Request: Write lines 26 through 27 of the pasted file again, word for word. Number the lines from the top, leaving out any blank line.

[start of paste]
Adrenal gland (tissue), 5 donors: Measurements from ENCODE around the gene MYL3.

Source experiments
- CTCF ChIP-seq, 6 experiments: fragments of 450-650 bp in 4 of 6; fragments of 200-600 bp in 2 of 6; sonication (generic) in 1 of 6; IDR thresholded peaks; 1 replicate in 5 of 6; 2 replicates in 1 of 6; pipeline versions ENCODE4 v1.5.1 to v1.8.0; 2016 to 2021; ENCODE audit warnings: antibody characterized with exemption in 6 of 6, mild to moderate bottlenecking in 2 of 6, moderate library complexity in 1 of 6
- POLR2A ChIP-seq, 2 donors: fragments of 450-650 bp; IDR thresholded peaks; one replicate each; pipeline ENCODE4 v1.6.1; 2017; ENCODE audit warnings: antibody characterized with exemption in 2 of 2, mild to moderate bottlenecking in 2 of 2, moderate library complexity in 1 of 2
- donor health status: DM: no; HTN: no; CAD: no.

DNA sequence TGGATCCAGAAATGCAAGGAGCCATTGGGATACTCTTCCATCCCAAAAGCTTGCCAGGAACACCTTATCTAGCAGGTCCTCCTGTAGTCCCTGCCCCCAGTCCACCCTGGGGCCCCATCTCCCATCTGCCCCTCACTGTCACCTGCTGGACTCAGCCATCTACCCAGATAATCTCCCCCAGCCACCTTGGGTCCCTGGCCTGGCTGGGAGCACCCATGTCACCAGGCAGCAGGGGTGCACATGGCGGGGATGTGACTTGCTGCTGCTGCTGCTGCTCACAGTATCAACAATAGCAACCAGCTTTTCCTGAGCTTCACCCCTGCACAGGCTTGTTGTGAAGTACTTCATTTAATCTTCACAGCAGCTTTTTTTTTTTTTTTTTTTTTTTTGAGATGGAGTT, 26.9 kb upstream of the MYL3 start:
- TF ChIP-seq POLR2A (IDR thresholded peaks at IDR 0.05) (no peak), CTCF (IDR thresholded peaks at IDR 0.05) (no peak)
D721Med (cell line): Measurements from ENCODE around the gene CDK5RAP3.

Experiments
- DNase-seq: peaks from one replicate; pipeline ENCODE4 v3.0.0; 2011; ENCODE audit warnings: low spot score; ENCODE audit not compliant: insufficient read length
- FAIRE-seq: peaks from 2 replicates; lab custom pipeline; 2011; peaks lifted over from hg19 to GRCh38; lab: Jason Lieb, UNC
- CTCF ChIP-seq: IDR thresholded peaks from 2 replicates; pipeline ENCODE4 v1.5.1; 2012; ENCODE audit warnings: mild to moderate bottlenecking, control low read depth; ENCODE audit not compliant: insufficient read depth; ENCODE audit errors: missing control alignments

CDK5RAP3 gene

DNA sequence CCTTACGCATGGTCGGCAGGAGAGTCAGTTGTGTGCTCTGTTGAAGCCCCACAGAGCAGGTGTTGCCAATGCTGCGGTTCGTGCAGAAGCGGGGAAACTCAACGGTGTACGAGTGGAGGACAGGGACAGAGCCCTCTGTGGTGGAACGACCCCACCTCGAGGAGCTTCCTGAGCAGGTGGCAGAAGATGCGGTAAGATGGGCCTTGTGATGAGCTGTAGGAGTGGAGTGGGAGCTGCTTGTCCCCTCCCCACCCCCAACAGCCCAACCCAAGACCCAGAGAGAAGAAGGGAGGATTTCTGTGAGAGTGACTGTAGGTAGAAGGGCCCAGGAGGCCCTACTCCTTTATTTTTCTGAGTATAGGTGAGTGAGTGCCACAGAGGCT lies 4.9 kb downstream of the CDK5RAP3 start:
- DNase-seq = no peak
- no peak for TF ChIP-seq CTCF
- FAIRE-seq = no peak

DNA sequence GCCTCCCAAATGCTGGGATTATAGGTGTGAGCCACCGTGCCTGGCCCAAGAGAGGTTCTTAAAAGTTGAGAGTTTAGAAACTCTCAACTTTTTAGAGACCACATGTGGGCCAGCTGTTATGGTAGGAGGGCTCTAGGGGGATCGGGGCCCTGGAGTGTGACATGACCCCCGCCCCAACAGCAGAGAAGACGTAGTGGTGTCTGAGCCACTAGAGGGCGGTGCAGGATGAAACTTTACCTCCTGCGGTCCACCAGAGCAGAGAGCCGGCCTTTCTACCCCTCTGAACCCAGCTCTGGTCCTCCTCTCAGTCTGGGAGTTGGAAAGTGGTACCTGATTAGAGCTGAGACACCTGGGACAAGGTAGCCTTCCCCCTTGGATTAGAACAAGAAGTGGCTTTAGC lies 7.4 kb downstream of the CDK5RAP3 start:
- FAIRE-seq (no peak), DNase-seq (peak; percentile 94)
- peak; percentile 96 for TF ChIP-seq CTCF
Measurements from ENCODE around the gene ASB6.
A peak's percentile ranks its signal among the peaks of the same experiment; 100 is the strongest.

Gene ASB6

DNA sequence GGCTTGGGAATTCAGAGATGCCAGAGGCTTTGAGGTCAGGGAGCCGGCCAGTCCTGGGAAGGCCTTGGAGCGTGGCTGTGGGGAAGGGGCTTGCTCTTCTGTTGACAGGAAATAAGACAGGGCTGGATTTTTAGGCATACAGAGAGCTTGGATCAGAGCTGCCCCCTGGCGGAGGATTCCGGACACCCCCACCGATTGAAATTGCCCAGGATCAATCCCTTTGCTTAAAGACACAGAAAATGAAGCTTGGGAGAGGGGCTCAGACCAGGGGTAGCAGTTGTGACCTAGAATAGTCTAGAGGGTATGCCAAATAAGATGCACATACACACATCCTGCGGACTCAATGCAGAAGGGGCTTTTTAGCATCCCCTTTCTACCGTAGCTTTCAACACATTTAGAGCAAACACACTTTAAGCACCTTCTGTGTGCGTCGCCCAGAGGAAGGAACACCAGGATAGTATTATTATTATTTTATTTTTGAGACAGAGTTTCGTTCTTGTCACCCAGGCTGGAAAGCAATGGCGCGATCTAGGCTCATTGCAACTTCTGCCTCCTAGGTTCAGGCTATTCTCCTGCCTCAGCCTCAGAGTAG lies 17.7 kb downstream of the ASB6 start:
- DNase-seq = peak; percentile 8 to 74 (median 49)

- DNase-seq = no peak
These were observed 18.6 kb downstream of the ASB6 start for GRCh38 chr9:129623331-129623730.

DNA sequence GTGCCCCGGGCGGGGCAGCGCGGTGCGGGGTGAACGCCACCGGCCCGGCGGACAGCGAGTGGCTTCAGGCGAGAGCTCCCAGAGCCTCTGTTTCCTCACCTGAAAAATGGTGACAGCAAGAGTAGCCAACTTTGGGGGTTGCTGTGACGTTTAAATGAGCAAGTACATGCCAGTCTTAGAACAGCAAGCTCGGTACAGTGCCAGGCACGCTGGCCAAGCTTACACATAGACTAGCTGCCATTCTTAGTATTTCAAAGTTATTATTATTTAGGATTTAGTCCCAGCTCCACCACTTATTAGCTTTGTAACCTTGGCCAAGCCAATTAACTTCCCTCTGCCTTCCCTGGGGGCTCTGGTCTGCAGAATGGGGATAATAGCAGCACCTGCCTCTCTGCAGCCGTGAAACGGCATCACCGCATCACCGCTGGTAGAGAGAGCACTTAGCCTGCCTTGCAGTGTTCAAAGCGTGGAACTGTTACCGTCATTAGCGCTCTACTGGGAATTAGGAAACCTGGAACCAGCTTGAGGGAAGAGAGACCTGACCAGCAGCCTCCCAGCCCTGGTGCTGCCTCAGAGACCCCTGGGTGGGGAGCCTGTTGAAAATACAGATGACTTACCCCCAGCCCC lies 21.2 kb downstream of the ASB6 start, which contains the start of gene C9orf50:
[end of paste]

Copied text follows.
- DNase-seq = no peak
These were observed 18.6 kb downstream of the ASB6 start for GRCh38 chr9:129623331-129623730.